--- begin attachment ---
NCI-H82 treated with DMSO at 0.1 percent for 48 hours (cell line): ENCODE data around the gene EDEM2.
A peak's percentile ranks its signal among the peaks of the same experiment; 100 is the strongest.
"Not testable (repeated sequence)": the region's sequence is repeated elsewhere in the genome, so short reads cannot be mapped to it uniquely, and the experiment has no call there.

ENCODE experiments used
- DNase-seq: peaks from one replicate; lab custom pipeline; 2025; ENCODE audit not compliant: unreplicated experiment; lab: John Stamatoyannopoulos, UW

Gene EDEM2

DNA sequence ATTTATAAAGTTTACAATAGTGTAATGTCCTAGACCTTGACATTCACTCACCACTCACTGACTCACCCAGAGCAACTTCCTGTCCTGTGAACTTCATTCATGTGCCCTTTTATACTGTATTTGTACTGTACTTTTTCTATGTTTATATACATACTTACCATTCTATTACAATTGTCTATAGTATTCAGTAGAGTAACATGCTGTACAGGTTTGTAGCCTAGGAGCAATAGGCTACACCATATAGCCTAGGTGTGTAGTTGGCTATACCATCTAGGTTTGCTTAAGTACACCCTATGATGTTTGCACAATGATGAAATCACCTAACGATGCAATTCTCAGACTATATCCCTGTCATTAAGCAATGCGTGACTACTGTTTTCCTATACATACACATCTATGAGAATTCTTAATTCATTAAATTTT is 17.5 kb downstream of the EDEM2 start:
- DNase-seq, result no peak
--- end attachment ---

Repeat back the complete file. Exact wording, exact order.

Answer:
NCI-H82 treated with DMSO at 0.1 percent for 48 hours (cell line): ENCODE data around the gene EDEM2.
A peak's percentile ranks its signal among the peaks of the same experiment; 100 is the strongest.
"Not testable (repeated sequence)": the region's sequence is repeated elsewhere in the genome, so short reads cannot be mapped to it uniquely, and the experiment has no call there.

ENCODE experiments used
- DNase-seq: peaks from one replicate; lab custom pipeline; 2025; ENCODE audit not compliant: unreplicated experiment; lab: John Stamatoyannopoulos, UW

Gene EDEM2

DNA sequence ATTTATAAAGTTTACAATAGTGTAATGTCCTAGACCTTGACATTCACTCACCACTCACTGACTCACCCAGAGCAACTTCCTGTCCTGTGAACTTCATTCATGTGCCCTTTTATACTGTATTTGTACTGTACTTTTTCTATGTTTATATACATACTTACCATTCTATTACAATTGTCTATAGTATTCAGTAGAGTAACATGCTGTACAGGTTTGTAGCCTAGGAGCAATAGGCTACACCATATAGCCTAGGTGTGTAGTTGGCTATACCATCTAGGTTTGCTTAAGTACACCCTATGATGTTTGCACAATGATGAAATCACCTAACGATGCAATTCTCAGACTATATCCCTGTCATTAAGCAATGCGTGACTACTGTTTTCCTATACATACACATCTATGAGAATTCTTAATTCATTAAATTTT is 17.5 kb downstream of the EDEM2 start:
- DNase-seq, result no peak